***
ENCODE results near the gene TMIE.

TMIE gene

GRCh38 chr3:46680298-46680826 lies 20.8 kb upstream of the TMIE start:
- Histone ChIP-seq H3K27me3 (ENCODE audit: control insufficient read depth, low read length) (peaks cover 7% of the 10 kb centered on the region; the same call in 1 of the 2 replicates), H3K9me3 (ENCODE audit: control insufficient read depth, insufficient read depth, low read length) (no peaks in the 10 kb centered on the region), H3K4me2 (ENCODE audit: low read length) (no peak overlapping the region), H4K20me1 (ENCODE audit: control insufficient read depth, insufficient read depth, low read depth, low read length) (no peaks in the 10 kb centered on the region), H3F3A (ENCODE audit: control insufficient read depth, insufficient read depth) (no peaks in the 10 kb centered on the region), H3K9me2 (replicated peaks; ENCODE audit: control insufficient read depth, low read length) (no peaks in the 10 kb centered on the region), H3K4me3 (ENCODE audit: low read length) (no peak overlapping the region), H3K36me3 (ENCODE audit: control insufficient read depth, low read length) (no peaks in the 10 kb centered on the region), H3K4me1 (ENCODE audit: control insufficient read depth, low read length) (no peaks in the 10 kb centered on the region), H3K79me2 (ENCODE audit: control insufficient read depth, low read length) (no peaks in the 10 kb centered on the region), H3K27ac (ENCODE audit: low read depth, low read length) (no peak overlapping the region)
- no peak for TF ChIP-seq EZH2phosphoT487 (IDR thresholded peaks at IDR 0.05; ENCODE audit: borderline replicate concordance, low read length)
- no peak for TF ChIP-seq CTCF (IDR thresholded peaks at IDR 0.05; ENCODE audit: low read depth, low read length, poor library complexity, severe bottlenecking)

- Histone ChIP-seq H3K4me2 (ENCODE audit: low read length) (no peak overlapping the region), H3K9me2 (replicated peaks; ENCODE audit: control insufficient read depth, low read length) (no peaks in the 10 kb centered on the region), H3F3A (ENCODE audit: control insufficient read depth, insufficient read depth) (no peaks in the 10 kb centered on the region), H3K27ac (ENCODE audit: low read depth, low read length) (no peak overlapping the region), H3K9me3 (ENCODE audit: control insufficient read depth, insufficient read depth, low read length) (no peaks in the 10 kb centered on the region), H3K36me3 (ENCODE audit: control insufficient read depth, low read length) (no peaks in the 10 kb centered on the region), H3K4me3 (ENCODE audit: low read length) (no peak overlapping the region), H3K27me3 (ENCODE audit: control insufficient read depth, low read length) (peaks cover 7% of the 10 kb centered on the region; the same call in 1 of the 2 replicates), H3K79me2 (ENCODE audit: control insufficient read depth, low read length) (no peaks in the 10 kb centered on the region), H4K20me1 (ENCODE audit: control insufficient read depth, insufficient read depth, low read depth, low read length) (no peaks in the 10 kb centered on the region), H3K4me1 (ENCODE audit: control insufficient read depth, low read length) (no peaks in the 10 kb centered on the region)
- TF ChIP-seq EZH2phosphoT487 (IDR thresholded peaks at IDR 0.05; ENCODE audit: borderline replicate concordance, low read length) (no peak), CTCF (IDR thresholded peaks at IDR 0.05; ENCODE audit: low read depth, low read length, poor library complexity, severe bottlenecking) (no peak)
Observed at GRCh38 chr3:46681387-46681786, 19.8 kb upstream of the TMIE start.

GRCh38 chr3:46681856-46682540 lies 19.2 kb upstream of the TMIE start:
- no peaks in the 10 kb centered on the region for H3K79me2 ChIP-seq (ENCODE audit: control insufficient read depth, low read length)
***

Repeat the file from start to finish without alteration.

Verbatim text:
ENCODE results near the gene TMIE.

TMIE gene

GRCh38 chr3:46680298-46680826 lies 20.8 kb upstream of the TMIE start:
- Histone ChIP-seq H3K27me3 (ENCODE audit: control insufficient read depth, low read length) (peaks cover 7% of the 10 kb centered on the region; the same call in 1 of the 2 replicates), H3K9me3 (ENCODE audit: control insufficient read depth, insufficient read depth, low read length) (no peaks in the 10 kb centered on the region), H3K4me2 (ENCODE audit: low read length) (no peak overlapping the region), H4K20me1 (ENCODE audit: control insufficient read depth, insufficient read depth, low read depth, low read length) (no peaks in the 10 kb centered on the region), H3F3A (ENCODE audit: control insufficient read depth, insufficient read depth) (no peaks in the 10 kb centered on the region), H3K9me2 (replicated peaks; ENCODE audit: control insufficient read depth, low read length) (no peaks in the 10 kb centered on the region), H3K4me3 (ENCODE audit: low read length) (no peak overlapping the region), H3K36me3 (ENCODE audit: control insufficient read depth, low read length) (no peaks in the 10 kb centered on the region), H3K4me1 (ENCODE audit: control insufficient read depth, low read length) (no peaks in the 10 kb centered on the region), H3K79me2 (ENCODE audit: control insufficient read depth, low read length) (no peaks in the 10 kb centered on the region), H3K27ac (ENCODE audit: low read depth, low read length) (no peak overlapping the region)
- no peak for TF ChIP-seq EZH2phosphoT487 (IDR thresholded peaks at IDR 0.05; ENCODE audit: borderline replicate concordance, low read length)
- no peak for TF ChIP-seq CTCF (IDR thresholded peaks at IDR 0.05; ENCODE audit: low read depth, low read length, poor library complexity, severe bottlenecking)

- Histone ChIP-seq H3K4me2 (ENCODE audit: low read length) (no peak overlapping the region), H3K9me2 (replicated peaks; ENCODE audit: control insufficient read depth, low read length) (no peaks in the 10 kb centered on the region), H3F3A (ENCODE audit: control insufficient read depth, insufficient read depth) (no peaks in the 10 kb centered on the region), H3K27ac (ENCODE audit: low read depth, low read length) (no peak overlapping the region), H3K9me3 (ENCODE audit: control insufficient read depth, insufficient read depth, low read length) (no peaks in the 10 kb centered on the region), H3K36me3 (ENCODE audit: control insufficient read depth, low read length) (no peaks in the 10 kb centered on the region), H3K4me3 (ENCODE audit: low read length) (no peak overlapping the region), H3K27me3 (ENCODE audit: control insufficient read depth, low read length) (peaks cover 7% of the 10 kb centered on the region; the same call in 1 of the 2 replicates), H3K79me2 (ENCODE audit: control insufficient read depth, low read length) (no peaks in the 10 kb centered on the region), H4K20me1 (ENCODE audit: control insufficient read depth, insufficient read depth, low read depth, low read length) (no peaks in the 10 kb centered on the region), H3K4me1 (ENCODE audit: control insufficient read depth, low read length) (no peaks in the 10 kb centered on the region)
- TF ChIP-seq EZH2phosphoT487 (IDR thresholded peaks at IDR 0.05; ENCODE audit: borderline replicate concordance, low read length) (no peak), CTCF (IDR thresholded peaks at IDR 0.05; ENCODE audit: low read depth, low read length, poor library complexity, severe bottlenecking) (no peak)
Observed at GRCh38 chr3:46681387-46681786, 19.8 kb upstream of the TMIE start.

GRCh38 chr3:46681856-46682540 lies 19.2 kb upstream of the TMIE start:
- no peaks in the 10 kb centered on the region for H3K79me2 ChIP-seq (ENCODE audit: control insufficient read depth, low read length)